I should say up front that I entirely agree all these arguments that defend the arts and humanities on terms of employability and usefulness. Arts degrees are the best foundation for anyone entering a world in which the meaning of work and technical skill changes annually. But while agreeing with the argument, I also think it is counterproductive; that by subordinating arts degrees to the terms of value set out by technical programs, we lose the essential values—and, yes, usefulness—of the arts and humanities. Simultaneously, we make it less likely that those students who study the arts and humanities will actually receive that kind of education; they will seek in it instead the kind of practical usefulness of technical programs, and look past what the arts and humanities truly offer.

Shaw fell into the trap when he says in his second paragraph, “Let’s put aside, for the purposes of this argument, all of those socially desirable things that a BA can impart: knowledge of self and curiosity regarding the world, the capacity to listen as well as to mount a cogent argument, and the ability to ask awkward questions of those in positions of power.” If we set those aside, we set aside the essence of an arts education. We set those aside, and then the only argument left is an attempt at saying, no, arts degrees are better for your job prospects. And if I were a prospective arts student struggling to justify that path against those who told me to be practical, to be realistic and think about a job, I’m not sure I’d listen to Shaw on blind faith that employers would leap at the chance of having me after graduation. And even if I did trust that, I would then be taking an arts degree for practical, prudential reasons—looking daily during my time at university for chances to improve a CV, taking classes and reading books for how they might put me ahead of others in the hunt for jobs. In doing that, I’d then have missed what an arts degree can offer that nothing else can—precisely those qualities that Shaw lists and then dismisses.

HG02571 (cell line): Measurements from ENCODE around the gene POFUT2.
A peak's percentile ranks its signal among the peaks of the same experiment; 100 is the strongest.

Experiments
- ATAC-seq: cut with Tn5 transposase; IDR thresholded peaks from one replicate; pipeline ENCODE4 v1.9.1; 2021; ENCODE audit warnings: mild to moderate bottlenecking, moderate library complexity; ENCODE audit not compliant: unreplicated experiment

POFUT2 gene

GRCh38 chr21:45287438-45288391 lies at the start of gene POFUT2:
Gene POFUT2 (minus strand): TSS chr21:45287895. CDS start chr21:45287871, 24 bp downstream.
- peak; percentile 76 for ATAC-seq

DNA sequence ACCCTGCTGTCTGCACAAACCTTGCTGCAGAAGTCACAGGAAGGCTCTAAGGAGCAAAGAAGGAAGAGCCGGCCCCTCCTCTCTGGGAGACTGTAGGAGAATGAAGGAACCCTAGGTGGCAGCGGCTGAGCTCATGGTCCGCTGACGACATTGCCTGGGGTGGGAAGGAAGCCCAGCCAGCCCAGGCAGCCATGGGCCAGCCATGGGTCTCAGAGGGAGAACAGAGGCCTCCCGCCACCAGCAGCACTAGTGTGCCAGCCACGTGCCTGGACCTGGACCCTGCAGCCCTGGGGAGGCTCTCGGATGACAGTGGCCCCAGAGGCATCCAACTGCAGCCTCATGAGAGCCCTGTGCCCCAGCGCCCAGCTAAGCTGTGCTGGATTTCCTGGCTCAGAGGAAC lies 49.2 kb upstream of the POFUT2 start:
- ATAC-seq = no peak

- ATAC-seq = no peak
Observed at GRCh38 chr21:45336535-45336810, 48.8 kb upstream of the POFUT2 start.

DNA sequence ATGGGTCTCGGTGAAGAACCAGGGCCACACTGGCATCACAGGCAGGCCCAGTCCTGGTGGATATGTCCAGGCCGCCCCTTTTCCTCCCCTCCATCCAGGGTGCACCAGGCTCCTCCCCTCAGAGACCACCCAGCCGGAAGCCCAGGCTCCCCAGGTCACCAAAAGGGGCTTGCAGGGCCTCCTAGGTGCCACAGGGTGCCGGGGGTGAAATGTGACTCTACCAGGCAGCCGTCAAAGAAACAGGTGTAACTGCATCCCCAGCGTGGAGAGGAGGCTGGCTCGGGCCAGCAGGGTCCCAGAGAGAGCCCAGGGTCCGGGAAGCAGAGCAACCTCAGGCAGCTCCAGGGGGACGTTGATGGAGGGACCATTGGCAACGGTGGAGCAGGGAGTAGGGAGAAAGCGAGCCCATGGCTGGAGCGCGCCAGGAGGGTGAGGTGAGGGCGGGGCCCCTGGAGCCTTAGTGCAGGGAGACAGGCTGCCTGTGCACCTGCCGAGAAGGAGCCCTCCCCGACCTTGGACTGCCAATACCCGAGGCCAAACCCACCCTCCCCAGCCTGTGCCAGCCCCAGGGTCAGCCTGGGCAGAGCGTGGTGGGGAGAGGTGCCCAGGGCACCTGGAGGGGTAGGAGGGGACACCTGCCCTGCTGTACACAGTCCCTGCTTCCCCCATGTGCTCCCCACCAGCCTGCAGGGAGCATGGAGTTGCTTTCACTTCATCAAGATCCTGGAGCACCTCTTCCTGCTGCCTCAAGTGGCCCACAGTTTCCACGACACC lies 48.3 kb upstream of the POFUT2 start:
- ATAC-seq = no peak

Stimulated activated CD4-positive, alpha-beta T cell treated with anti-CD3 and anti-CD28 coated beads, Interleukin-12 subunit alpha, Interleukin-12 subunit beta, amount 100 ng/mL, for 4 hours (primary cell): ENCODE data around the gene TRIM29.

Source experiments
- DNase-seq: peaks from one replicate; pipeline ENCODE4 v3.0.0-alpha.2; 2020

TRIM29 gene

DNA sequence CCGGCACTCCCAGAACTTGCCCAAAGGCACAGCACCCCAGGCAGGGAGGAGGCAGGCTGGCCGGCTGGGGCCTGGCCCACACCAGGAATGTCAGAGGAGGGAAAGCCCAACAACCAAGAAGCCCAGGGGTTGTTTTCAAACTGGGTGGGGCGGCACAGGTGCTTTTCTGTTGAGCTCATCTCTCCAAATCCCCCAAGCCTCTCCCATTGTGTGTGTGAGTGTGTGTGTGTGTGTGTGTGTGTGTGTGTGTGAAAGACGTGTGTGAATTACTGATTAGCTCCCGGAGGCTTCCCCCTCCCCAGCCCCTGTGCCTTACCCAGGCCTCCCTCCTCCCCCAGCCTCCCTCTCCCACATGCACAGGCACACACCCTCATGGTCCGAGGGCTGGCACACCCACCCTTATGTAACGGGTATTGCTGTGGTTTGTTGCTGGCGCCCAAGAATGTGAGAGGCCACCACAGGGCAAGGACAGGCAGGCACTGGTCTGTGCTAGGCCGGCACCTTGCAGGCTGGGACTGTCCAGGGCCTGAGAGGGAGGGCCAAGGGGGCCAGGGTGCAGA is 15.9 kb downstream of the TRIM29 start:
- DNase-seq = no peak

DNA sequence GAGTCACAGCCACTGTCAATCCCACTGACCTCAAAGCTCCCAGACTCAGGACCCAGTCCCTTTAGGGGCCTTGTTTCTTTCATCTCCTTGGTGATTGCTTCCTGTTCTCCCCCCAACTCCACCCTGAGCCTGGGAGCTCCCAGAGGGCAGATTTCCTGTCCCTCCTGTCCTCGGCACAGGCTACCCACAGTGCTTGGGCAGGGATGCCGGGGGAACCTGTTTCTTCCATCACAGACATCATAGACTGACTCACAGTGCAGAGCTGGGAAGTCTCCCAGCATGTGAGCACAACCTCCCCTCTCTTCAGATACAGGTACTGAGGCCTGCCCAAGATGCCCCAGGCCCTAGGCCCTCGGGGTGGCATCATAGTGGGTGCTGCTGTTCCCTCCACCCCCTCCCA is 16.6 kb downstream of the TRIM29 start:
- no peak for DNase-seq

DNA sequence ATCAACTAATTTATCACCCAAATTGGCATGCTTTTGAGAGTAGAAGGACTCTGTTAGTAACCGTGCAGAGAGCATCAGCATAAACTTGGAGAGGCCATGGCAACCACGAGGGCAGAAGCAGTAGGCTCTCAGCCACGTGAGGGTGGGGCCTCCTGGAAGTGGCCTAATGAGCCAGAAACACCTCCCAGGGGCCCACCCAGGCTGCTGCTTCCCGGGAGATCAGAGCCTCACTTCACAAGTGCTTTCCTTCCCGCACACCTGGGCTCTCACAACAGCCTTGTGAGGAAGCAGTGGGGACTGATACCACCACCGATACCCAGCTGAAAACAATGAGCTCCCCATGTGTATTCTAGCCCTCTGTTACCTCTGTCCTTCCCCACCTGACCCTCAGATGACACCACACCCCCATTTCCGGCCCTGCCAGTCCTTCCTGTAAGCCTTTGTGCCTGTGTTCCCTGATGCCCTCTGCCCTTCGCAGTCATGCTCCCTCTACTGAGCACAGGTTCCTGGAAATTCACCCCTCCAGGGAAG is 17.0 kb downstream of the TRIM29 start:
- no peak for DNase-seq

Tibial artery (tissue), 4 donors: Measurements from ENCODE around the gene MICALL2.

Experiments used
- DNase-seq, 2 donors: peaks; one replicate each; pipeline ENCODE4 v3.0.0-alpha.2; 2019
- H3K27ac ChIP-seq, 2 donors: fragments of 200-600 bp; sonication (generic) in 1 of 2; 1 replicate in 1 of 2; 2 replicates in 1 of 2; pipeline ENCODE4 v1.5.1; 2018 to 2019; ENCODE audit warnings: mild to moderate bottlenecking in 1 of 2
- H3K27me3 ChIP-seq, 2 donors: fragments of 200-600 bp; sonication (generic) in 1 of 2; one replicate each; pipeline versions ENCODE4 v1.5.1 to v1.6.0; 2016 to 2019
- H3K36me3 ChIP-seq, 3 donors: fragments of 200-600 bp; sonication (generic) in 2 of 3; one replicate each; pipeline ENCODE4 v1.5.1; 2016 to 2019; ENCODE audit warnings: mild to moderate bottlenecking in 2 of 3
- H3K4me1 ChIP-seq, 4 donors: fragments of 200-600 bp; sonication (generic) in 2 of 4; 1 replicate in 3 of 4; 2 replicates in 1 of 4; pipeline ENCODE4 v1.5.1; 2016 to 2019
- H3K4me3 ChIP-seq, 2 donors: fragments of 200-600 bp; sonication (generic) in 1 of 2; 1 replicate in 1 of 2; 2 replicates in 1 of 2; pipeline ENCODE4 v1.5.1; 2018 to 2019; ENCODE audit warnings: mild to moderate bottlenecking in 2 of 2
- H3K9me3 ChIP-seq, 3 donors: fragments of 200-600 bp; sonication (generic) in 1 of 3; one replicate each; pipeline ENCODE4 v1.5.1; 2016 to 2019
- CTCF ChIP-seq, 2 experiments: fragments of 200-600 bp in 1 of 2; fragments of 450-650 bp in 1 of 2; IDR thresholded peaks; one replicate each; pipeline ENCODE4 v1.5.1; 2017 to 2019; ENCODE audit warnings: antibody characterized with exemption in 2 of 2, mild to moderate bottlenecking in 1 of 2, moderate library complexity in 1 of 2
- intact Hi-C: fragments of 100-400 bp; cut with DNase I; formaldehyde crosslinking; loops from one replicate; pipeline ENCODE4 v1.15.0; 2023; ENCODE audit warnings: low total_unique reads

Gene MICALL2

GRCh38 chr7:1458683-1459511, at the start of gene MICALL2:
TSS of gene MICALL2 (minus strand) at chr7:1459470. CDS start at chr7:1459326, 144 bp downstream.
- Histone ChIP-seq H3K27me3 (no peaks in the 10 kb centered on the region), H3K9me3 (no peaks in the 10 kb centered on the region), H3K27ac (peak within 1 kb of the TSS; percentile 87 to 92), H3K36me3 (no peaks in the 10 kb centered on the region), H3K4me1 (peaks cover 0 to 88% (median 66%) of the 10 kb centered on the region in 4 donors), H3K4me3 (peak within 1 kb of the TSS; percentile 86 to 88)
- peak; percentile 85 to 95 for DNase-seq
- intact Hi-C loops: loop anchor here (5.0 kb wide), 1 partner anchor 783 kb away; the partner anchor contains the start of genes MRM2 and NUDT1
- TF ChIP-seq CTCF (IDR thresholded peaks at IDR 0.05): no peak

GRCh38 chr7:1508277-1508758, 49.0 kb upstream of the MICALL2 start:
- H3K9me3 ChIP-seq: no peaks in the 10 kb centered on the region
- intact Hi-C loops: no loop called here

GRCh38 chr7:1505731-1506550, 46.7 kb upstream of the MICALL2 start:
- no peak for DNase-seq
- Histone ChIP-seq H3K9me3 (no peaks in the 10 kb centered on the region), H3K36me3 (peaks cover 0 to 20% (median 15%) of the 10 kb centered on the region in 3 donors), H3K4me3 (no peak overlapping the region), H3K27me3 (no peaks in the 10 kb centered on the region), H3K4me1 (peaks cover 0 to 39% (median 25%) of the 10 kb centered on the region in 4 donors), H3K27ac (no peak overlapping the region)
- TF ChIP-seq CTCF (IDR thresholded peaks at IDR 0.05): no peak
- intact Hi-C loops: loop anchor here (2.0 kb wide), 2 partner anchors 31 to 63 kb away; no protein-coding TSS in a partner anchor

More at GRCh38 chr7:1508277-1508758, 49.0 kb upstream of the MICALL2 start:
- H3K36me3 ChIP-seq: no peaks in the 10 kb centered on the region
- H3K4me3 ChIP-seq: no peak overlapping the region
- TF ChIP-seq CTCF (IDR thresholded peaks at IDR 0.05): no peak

The real challenge for proponents of the arts and humanities—what a different tradition calls ‘liberal’ education—is to define its value on its own terms, and to resist the easy option of merely throwing statistics back at technical programs. Doing that makes for a neat op-ed, but does not help with the harder task of persuading students and society of the essential value of liberal education on its own terms.